Islamist Extremists Make Hay in Post-Revolt Egypt

After embracing the "Arab Spring," it is not easy for most Western governments to admit that the uprisings opened new doors to al Qaeda – especially in North Africa.
It is a fact that the NATO-backed rebels of Libya opened their ranks and leadership to al Qaeda-linked extremists; and, contrary to the predictions of intelligence and counterterrorism agencies, the war in Libya is boosting AQIM-the Al-Qaida Organization in the Islamic Maghreb. (See the item on Libya in this issue.)
It is also providing fertile ground for Al-Qaida and its various offshoots to establish working relationships with the Muslim Brotherhood and other radical groups in Egypt and the Sinai Peninsula.
This trend was further pointed up by recent events in Cairo and Sinai, DEBKA-Net-Weekly's sources report:
1. Al-Tahrir Square Cairo, the hub of the Egyptian uprising against Hosni Mubarak, was taken over Friday, July 31, by one of the biggest Islamist demonstrations Egypt has ever seen.
The revolution's liberal leaders, after unseating Hosni Mubarak, were frozen out of the Cairo square by tens of thousands of Muslim Brotherhood members and a whole range of Islamists for a show of political unity. They chanted slogans calling for Islamic law in Egypt and denounced steps by secular politicians to distance them from influencing the content of the new reformed constitution.
They also shouted: "Obama, Obama, we're all Osama!"

Coordinated Islamist demonstration in Cairo, attacks in Sinai

Synchronously with the Islamist show of strength in Cairo last Friday, more than 150 armed and masked gunmen on motorcycles and pick-up trucks, waving black flags inscribed with the slogan 'There is no God but Allah' and Korans, rode into the Sinai capital off El Arish, a town of 150,000 residents, shooting in all directions with machine guns, RPGs, mortars and automatic weapons.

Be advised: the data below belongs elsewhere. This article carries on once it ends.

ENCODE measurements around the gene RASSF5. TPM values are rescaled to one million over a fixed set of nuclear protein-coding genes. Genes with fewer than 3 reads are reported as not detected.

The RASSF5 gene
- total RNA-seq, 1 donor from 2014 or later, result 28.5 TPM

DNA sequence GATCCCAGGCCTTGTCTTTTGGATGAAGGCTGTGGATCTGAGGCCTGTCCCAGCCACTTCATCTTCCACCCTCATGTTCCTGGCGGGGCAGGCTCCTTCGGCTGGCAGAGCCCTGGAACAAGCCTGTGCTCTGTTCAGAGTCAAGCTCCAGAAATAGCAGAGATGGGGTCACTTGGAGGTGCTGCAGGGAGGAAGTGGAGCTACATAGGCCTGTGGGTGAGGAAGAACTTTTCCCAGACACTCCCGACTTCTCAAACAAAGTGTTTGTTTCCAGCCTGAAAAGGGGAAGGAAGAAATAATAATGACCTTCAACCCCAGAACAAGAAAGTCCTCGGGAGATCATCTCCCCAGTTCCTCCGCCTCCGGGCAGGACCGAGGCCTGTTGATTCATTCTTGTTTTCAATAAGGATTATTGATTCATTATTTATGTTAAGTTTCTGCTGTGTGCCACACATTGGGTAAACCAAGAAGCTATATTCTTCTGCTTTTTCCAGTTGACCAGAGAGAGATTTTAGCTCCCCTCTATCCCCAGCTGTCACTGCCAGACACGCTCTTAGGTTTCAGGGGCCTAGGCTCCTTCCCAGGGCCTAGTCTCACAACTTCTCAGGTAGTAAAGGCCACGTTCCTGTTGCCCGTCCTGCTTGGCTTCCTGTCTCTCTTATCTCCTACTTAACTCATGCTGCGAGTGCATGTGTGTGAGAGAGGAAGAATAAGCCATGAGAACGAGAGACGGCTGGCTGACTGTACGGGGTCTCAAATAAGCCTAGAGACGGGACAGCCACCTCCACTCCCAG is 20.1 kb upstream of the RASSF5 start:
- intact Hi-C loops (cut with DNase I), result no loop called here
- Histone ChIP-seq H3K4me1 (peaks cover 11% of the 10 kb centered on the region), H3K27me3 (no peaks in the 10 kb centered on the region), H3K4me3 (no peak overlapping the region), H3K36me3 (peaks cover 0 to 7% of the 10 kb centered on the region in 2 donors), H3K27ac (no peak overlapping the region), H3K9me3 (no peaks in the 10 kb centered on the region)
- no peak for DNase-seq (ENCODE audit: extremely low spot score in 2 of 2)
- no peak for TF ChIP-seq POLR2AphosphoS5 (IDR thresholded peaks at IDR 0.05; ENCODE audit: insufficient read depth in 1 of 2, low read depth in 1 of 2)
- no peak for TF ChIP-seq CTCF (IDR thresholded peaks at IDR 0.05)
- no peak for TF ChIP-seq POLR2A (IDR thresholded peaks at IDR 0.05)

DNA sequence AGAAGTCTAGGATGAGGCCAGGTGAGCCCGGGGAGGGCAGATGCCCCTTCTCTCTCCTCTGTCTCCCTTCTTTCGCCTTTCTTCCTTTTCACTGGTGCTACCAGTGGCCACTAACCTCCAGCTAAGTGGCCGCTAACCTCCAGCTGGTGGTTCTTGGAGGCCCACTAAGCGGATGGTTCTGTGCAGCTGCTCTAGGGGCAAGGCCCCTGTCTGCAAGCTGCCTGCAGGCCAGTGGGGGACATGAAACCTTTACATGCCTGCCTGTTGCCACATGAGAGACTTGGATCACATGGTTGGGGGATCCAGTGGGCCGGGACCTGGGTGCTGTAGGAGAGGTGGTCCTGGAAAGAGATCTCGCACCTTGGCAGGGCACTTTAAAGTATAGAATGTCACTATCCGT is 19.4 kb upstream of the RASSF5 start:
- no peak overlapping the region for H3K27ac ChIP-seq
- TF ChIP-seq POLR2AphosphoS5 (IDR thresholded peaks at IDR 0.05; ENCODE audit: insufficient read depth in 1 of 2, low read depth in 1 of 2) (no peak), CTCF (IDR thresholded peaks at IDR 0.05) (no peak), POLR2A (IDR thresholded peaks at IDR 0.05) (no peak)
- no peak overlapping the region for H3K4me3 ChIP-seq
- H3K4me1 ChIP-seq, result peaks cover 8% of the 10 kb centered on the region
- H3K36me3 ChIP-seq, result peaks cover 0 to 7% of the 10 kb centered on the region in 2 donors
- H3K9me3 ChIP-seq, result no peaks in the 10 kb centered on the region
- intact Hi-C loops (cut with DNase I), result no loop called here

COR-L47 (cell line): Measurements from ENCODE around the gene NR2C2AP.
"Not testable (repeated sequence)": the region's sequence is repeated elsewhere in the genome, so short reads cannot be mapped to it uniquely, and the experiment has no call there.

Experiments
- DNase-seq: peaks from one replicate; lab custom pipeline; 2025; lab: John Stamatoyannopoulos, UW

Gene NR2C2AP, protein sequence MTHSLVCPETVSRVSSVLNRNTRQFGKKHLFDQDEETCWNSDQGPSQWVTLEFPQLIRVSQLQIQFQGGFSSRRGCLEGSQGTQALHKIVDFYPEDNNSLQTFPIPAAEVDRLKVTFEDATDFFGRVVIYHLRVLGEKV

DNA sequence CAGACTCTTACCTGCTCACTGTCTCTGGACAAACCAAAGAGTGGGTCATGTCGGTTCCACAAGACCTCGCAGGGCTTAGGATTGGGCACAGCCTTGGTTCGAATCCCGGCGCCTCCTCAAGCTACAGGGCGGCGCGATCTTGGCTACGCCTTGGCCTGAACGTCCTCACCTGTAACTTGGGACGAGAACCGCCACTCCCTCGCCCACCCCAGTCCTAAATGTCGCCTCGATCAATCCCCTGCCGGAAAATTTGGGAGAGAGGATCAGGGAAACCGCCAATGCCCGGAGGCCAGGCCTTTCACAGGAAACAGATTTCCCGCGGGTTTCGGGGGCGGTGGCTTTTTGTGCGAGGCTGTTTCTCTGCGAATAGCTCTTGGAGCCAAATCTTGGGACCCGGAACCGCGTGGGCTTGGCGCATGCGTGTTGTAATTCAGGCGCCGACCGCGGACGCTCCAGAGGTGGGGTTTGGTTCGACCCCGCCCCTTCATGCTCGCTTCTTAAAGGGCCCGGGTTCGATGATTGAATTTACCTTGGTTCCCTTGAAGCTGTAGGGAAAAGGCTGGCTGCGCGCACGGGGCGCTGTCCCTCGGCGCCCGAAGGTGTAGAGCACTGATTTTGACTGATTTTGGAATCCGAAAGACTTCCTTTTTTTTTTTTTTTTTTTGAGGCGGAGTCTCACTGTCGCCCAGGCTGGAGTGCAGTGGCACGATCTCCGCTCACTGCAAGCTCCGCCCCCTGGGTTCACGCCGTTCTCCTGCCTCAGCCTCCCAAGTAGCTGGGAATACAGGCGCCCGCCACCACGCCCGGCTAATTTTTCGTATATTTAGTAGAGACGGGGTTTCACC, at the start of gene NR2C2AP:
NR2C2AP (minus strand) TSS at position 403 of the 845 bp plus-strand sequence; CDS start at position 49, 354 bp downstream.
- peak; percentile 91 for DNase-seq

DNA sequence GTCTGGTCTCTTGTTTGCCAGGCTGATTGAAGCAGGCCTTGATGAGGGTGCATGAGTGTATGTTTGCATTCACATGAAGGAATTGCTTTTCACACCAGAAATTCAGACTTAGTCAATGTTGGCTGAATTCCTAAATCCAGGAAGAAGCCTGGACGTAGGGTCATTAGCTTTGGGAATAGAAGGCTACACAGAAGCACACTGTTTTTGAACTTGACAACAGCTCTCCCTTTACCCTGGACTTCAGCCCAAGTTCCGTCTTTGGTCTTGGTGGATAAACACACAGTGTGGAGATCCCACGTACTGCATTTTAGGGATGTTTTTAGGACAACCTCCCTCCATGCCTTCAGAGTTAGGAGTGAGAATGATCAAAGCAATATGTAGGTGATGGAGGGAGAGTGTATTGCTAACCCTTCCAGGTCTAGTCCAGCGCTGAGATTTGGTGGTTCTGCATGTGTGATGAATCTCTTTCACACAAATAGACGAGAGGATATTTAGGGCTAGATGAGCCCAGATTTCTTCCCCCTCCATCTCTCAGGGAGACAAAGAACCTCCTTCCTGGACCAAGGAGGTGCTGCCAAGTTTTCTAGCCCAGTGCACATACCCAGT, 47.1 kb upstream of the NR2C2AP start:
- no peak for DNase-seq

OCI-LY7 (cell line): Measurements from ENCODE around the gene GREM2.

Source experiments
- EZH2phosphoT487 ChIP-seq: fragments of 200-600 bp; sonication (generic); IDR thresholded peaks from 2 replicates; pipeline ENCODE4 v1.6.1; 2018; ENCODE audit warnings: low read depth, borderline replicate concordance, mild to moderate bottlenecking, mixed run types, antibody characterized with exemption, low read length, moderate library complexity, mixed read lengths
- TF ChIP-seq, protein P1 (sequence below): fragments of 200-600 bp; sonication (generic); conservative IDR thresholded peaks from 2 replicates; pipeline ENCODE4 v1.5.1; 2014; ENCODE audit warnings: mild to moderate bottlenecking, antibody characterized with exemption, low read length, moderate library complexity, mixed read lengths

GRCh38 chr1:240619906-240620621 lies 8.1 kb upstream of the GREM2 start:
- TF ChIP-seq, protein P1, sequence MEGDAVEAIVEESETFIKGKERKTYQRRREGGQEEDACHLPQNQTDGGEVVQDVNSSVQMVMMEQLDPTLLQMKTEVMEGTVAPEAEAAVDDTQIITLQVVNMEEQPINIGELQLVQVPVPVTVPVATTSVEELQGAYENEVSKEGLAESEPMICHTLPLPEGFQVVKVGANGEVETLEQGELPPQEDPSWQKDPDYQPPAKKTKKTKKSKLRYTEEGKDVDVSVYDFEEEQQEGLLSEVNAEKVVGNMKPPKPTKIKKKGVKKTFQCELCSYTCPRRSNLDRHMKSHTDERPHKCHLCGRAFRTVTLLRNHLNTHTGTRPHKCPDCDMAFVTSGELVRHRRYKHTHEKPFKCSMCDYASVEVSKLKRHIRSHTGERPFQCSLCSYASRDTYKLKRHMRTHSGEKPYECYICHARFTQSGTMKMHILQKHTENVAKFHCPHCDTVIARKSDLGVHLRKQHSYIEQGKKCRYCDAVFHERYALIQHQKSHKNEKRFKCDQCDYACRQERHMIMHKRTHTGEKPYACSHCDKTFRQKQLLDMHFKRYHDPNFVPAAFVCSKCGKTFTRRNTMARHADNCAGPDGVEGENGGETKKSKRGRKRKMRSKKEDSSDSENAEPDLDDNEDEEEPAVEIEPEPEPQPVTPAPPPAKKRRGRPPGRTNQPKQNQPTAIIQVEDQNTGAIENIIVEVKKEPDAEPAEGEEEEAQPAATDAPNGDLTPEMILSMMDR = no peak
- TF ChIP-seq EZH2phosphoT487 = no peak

Before they left six hours later, they split into two groups – one continuing to shoot up the streets, the second attacking fortified police headquarters to which Egyptian police and soldiers had retreated with anti-tank rockets and mortar, fired from a five-shell battery previously installed there. Seven people were shot dead.
This was the first time that Al Qaida had used mortars in Sinai.
Armored vehicles and police cars caught fire, but the gunmen made no attempt to storm the building.
Clearly their objective was to keep Egyptian forces pinned down and prevented from interfering with their occupation of El Arish.
Local residents understood their message to be: Next time we'll take the whole town and declare the Islamic caliphate of Sinai from its capital, El Arish.
No one in Cairo, a city immersed in political chaos and lawlessness, took time to connect the outrage in Sinai with the Islamic show of strength in Tahrir Square.

The infamous Al-Takfir wal-Hijra returns

2. The following day, Saturday, July 30, the gunmen struck again, this time targeting the al-Shulaq terminal of the Egyptian-Israel gas pipeline near Sheikh Zuweid north of El Arish on Sinai's Mediterranean coast.
Instead of using explosives to sabotage the gas flow – as in the four previous attacks from February – this gang fired anti-tank rockets until the installation caught fire and burned down.
Egypt is not expected to resume the flow of gas to Israel any time soon – especially after the trial of deposed Egyptian Hosni Mubarak began Wednesday, Aug. 3. One of the main charges leveled against him is of corruption in the gas transaction his government concluded with Israel. Egypt's military rulers will not risk popular ire by resuming supplies to Israel for now.
But then, in a little-noticed statement, Cairo officials Sunday, July 31 revealed that one of the most violent groups in Egyptian history, thought to have been dismantled long ago, had returned to life as perpetrators of the attack on the gas installation. The arrest of five members of al-Takfir wal-Hijra was announced – "for the moment."